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EMC Corp. v. Clesle

Superior Court of Massachusetts, Suffolk

May 13, 2016

EMC Corporation
v.
Kurt Clesle No. 134124

          MEMORANDUM AND ORDER ALLOWING PLAINTIFF'S MOTION FOR A PRELIMINARY INJUNCTION

          Kenneth W. Salinger, Justice

         EMC Corporation has demonstrated that it is likely to succeed in proving that Kurt Clesle has violated his contractual obligations not to compete with EMC or solicit its customers or potential customers within twelve months after leaving EMC, as well as his contractual obligation not to use or disclose confidential information belonging to EMC. It has also demonstrated that it is likely to suffer irreparable harm in the absence of preliminary injunctive relief, and that such harm outweighs any irreparable harm that Mr. Clesle will suffer if the requested injunction issues. The Court will therefore ALLOW the motion by EMC for a preliminary injunction, except that it declines to award fees and costs as part of the preliminary injunction.

         1. Procedural Background

         The Court entered an ex parte temporary restraining order on May 10, 2016, and scheduled a hearing on EMC's motion for a preliminary injunction for May 12, 2016, at 10:00 a.m. EMC made service of process, and of the summons and order of notice regarding the preliminary injunction hearing, on Mr. Clesle on May 10, 2016, by leaving copies of all relevant documents with Mr. Clesle's spouse at his residence in Illinois at around 8:00 p.m. Although Mr. Clesle had timely notice of the May 12 hearing, neither Mr. Clesle nor any attorney representing him contacted EMC or the court clerk about the pending preliminary injunction motion or appeared at the scheduled hearing. The Court heard oral argument from EMC at the May 12 hearing.

         2. Findings of Fact

         The Court makes the following findings of fact based on the verified complaint and affidavit submitted by EMC.

         Kurt Clesle worked for EMC Corporation from 1999 through 2016. He was based in Chicago and thus was part of EMC's so-called " Central Division." In July 2015, EMC acquired a company called Virtustream for $1.2 billion. Virtustream is now a wholly-owned subsidiary of EMC that develops and sells customized Cloud-computing software and services. Clesle's most recent position with EMC was Director of Sales Strategic Planning responsible for selling Virtustream software and services. EMC entrusted Clesle with confidential information regarding its Virtustream product capabilities, pricing structures, and lists of customers and potential customers. EMC paid Clesle an annual salary that most recently was $400, 000 per year, and also paid him various bonuses. During the roughly 17 years that Mr. Clesle worked for EMC he was paid a total of roughly $6.7 million by EMC.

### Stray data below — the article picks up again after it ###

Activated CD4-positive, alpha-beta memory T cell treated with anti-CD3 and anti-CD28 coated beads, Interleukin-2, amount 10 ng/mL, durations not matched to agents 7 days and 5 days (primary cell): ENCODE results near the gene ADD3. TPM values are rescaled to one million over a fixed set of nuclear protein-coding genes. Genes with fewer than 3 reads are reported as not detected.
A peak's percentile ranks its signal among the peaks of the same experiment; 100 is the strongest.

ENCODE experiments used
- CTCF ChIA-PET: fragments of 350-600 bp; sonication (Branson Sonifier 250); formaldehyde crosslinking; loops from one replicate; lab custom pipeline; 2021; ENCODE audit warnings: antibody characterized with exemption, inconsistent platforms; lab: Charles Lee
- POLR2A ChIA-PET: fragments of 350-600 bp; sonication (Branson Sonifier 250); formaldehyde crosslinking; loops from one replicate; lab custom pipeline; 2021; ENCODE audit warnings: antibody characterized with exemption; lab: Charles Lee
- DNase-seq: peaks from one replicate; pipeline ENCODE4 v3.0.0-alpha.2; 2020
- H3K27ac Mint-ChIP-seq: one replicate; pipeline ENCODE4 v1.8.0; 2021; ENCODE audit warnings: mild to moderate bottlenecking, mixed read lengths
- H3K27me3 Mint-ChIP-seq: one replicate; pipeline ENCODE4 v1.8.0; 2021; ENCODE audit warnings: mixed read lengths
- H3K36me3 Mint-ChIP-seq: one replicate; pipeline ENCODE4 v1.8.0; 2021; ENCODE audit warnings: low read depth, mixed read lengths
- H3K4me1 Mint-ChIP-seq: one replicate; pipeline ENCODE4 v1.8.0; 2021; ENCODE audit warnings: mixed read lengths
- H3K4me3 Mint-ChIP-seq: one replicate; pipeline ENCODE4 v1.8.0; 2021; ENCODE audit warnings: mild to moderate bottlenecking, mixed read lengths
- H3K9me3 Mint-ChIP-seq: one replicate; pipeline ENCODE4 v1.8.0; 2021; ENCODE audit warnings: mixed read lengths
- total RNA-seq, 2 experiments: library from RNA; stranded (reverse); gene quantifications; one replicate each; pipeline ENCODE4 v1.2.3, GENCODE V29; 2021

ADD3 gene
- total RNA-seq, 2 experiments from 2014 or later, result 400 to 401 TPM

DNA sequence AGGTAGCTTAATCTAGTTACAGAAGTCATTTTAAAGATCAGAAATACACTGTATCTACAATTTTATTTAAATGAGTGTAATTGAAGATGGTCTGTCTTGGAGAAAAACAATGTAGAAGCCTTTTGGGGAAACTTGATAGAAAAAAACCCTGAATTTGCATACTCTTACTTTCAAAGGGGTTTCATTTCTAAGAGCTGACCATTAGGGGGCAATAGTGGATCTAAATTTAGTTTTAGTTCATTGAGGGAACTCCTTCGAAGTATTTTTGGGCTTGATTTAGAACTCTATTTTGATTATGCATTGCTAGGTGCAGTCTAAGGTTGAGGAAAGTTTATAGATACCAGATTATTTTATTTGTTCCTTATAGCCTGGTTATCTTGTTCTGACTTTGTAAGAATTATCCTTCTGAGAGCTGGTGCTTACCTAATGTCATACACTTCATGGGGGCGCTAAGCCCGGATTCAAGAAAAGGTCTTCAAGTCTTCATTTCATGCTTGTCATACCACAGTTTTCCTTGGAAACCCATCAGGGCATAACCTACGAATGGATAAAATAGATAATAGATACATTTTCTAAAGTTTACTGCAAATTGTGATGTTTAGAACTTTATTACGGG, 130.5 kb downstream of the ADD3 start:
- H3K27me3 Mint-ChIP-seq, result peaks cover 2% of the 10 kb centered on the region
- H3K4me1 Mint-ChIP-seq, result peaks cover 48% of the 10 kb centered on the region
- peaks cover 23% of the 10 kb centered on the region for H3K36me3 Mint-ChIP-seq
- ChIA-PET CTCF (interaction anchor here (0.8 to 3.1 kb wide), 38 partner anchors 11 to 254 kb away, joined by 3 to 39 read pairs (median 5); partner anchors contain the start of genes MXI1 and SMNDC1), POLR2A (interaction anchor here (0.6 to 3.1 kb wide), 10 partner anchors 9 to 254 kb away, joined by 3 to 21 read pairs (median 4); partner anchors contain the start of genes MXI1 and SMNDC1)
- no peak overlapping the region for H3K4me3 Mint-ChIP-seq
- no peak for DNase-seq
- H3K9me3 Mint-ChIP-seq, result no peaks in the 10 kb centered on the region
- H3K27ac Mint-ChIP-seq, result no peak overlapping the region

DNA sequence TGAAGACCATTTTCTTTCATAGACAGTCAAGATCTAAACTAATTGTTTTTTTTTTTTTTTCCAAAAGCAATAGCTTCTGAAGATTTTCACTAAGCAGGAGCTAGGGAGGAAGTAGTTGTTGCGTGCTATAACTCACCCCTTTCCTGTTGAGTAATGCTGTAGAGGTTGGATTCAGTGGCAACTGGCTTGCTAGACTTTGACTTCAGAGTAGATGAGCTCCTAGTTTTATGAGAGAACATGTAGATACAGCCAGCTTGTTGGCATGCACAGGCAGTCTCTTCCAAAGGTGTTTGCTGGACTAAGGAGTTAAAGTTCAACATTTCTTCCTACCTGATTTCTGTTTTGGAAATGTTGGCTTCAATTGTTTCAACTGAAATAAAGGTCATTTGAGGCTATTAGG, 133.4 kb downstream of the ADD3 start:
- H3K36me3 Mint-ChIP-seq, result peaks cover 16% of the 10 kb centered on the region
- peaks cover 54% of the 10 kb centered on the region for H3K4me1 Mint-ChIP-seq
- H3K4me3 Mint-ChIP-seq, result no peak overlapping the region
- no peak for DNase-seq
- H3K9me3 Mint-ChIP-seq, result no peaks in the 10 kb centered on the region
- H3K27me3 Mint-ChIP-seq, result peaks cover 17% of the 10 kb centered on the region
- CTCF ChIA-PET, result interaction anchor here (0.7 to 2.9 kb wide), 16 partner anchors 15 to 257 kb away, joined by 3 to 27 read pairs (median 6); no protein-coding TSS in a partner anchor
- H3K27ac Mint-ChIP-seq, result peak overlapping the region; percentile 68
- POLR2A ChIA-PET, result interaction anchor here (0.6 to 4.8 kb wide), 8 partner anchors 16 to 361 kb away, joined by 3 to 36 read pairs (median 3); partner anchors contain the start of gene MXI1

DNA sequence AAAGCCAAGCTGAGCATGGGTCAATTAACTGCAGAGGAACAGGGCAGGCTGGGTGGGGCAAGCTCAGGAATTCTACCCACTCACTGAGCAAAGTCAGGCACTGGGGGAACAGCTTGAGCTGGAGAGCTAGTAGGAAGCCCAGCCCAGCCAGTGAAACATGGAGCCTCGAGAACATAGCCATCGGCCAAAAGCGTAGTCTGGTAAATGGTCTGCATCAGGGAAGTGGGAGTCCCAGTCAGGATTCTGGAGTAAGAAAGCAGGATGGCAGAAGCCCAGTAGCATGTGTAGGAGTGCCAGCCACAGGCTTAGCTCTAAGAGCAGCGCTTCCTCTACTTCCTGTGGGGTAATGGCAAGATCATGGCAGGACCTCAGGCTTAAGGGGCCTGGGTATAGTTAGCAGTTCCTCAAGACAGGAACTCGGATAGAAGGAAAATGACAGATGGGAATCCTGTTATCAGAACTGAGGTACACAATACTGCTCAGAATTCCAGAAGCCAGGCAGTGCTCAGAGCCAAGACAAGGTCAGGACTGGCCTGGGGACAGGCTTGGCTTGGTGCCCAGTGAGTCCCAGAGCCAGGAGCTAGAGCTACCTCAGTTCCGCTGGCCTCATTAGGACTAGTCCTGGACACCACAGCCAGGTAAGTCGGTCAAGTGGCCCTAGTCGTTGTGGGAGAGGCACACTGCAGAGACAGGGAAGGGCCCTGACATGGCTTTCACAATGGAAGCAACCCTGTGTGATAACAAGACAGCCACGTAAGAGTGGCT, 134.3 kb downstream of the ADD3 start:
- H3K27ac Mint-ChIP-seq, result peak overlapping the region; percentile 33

On August 1, 2015, after EMC acquired Virtustream, Clesle entered into a " Key Employee Agreement" with EMC in which Clesle agreed to the following terms:

i. Non-Competition
Clesle agreed that for the first twelve months after the termination of his employment with EMC he would not work for or provide any services to " any entity that is developing, producing, marketing, soliciting or selling products or services competitive with products or services" being developed or offered by any EMC business unit for which Clesle worked during the two years before his EMC employment ended.

ii. Non-Solicitation of Customers

Clesle agreed that for the first twelve months after the termination of his employment with EMC he also would not " solicit a customer or potential customer" of EMC " to purchase products and/or services competitive with [EMC's] products or services" if, within the two years before the termination of Clesle's employment with EMC he either (a) directly or indirectly sold competitive products or services on behalf of EMC, or (b) obtained any confidential information about that customer or potential customer.

iii. Confidentiality

Clesle agreed that he would neither disclose nor use for his own benefit any trade secret or other non-public information concerning EMC, both while working for EMC and after his EMC employment ended.

iv. Return of Property

Clesle agreed that when he stopped working for EMC he would return to EMC all confidential information, equipment, devices, and other property that belongs to EMC.

         Clesle's last day of employment with EMC was April 11, 2016. One week later Clesle started working for Amazon Web Services (" AWS") as a Central Partners Sales Leader. His responsibilities include selling AWS cloud software and services that compete directly against EMC's Virtustream product.

         On April 10, one day before Clesle's last day of employment with EMC, Clesle copied three files containing information about Virtustream marketing efforts to a thumb drive. One of those files is a sales-related PowerPoint presentation that does not appear to contain any confidential information, because it appears that all information in that file is shared with actual and potential customers of EMC. The other two files do contain valuable confidential and proprietary information belonging to EMC. One is a spreadsheet that contains sales intelligence regarding current EMC customers as well as potential customers, all compiled by EMC to help target its sales efforts and kept confidential by EMC. The other spreadsheet is ...


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